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Contact: Kimm Fox-Middleton, 360-816-6243
Contact: Douglas Halsey, 360-816-6142
VANCOUVER, WA - On May 12, 2007, the National Park Service at Fort Vancouver National Historic Site (NHS) will kick off the first of several events to celebrate the 140th anniversary of organized base ball in Vancouver and Southwest Washington with a public vintage baseball forum on the historic parade ground at Fort Vancouver National Historic Site.
The program will include workshops in baseball history, period uniforms and clothing, equipment, the rules of the 1860’s and how to be a proper "crank" or fan of the game. The workshops will run from 4:30 PM until 5:30 PM, at which time a "friendly match" will commence.
People interested in participating in the match game must attend the workshops. Workshop sign-up will be from 4 PM until 4:30 PM only, and you must be at least 16 years old. This event is free, and open to the public. In case of rain, the workshops will be held indoors at the O.O. Howard House and the match game may be cancelled.
As part of the celebration, the Washington State Historical Society’s quarterly journal, Columbia: The Magazine of Northwest History, is featuring an article in the spring issue entitled "On the Fly: The Rise of Base Ball in the Portland-Vancouver Area." Written by the park’s chief ranger and historian, Greg Shine, the article explores the roots of the game in 1867, including its organization, structure, personnel, and early match game play.
According to the article, the first organized base ball clubs formed and began match play in Vancouver in the spring of 1867. Long before multi-million dollar salaries and artificial turf, base ball (then two words) was a polite game that "emphasized gentlemanly order and organization, and employed a structure that reinforced and codified it." One of the earliest organized matches in Vancouver, held on May 11, 1867, brought together two newly-formed local teams. As the Oregon Herald told it, "the first nine of the Garrison Base Ball Club challenged the first nine of the Vancouver Club to play a match game for the championship." The Garrison club won handily, 45-5, which the Herald commented, "…is a pretty bad flaxing."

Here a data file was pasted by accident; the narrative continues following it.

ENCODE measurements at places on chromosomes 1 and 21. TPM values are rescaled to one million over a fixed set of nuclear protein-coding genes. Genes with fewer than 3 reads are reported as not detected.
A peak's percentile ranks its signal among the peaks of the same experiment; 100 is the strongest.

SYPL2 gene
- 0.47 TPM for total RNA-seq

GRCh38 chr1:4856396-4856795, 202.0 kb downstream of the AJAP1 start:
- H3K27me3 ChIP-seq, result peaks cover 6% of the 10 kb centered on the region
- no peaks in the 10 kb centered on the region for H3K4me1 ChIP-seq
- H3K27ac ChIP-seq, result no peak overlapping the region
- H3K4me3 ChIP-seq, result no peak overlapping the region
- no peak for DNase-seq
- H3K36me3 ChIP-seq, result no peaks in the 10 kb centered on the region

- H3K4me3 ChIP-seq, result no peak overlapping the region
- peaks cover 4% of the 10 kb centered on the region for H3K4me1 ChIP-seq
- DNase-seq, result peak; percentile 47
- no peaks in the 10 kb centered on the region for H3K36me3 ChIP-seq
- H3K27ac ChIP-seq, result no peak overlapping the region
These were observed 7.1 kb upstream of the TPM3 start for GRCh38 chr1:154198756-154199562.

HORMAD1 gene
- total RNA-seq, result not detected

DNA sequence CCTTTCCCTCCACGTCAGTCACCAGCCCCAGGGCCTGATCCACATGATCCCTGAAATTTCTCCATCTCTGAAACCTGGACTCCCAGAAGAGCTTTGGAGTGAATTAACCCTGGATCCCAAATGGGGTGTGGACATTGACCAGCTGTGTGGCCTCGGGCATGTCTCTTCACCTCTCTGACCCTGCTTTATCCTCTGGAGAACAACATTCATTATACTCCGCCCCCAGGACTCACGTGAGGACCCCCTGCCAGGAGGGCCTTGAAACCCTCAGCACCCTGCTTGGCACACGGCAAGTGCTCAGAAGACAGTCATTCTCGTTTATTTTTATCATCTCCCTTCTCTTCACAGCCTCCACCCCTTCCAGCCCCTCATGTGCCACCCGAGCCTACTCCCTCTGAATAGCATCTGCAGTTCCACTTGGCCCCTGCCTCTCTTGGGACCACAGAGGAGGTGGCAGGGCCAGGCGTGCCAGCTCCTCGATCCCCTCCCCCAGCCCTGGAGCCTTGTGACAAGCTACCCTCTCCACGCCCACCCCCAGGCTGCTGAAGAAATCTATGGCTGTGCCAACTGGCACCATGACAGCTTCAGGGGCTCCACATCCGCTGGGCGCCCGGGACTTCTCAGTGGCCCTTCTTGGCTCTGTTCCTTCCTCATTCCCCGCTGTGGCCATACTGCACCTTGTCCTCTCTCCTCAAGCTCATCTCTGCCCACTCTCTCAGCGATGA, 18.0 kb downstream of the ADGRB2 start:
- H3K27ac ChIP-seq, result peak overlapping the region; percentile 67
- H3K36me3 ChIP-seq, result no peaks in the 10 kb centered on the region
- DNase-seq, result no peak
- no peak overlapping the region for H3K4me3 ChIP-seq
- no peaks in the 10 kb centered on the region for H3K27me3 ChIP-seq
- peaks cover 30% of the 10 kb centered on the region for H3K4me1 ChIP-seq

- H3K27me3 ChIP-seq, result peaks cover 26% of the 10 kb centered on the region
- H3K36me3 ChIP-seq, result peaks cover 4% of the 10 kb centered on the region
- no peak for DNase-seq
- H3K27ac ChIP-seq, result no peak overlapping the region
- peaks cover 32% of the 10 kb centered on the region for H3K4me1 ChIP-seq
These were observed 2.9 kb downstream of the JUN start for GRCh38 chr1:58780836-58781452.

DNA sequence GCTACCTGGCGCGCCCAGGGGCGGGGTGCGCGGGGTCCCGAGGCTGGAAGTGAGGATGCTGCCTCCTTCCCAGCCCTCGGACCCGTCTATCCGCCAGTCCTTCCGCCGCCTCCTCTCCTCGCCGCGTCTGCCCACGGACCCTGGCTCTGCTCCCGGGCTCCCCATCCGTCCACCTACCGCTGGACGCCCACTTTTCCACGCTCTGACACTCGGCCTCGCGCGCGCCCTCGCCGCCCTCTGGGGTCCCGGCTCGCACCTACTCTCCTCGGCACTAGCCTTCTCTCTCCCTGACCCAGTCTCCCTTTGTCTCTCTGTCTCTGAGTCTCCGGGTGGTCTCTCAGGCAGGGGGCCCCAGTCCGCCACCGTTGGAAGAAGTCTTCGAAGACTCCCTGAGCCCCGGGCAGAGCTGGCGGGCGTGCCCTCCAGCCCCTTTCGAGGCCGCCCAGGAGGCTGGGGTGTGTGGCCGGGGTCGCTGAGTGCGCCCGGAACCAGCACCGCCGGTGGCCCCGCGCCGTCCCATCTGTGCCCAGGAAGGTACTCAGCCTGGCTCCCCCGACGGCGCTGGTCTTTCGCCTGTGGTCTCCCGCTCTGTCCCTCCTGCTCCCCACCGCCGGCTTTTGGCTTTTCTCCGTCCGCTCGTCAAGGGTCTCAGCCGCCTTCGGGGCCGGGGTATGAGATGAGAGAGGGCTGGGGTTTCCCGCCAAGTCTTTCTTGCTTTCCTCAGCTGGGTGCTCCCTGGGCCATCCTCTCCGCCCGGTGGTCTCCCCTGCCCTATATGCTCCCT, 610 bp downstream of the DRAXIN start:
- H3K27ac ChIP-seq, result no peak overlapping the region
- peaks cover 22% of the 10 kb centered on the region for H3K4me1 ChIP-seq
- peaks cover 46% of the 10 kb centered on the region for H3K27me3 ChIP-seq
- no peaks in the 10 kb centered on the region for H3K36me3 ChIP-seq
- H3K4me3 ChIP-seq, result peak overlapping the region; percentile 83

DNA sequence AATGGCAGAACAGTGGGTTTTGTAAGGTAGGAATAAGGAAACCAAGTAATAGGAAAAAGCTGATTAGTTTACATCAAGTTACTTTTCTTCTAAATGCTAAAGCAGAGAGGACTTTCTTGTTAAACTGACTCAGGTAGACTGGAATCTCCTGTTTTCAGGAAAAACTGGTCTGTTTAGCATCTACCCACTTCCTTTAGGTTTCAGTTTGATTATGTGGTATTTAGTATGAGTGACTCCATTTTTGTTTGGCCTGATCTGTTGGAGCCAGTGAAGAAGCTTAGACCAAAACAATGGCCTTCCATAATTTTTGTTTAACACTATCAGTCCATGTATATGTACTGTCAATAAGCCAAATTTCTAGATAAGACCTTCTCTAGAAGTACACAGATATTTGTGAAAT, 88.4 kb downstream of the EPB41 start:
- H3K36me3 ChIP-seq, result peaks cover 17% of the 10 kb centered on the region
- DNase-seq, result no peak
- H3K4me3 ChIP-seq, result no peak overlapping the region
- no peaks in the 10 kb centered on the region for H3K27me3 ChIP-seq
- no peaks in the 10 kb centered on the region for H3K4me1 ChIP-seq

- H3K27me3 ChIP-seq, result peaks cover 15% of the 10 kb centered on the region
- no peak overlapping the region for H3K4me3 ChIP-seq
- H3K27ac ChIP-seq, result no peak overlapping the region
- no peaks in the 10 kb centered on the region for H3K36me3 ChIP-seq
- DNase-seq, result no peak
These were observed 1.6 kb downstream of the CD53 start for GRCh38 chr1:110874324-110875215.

Carrying on this celebration throughout the summer, Fort Vancouver NHS will continue its summer vintage base ball season with match games on July 21 and August 18. Match games will be on the historic parade ground near the bandstand and will begin at 6 PM both evenings. The public is invited to bring lawn chairs or blankets and cold picnic suppers, no cooking please. Traditional baseball food will also be available from the Restaurant on the Reserve cart. The games are free and the public is encouraged to attend.
"The year 2007 is an especially significant one for the fort, the Historic Reserve, the city, and the region," noted Tracy Fortmann, superintendent. "Not only is 2007 the 150th birthday of the City of Vancouver, it is also the 60th anniversary of the initiation of archaeological investigation at the fort. Having an additional anniversary to celebrate – especially one as popular today as baseball – demonstrates the community’s breadth of historical significance."
For more information, please contact Kimm Fox-Middleton at 360-816-6243 (firstname.lastname@example.org), Douglas Halsey at 360-816-6242 (email@example.com), or the Visitor Center Information Desk at 360-816-6230.
BACKGROUND: Fort Vancouver National Historic Site, a unit of the National Park Service, is the heart of the Vancouver National Historic Reserve. The Vancouver National Historic Reserve brings together a national park, a premier archaeological site, the region's first military post, an international fur trade emporium, one of the oldest operating airfields, the first national historic site west of the Mississippi River, and a waterfront trail and environmental center on the banks of the Columbia River. The partners of the Reserve teach visitors about the fur trade, early military life, natural history, and pioneers in aviation, all within the context of Vancouver’s role in regional and national development. The Reserve's vast array of public programs -- including living history events, festivals, cultural demonstrations, exhibits, active archaeology, and other special activities -- create a dynamic, fun, and unique tourist destination for people of all ages.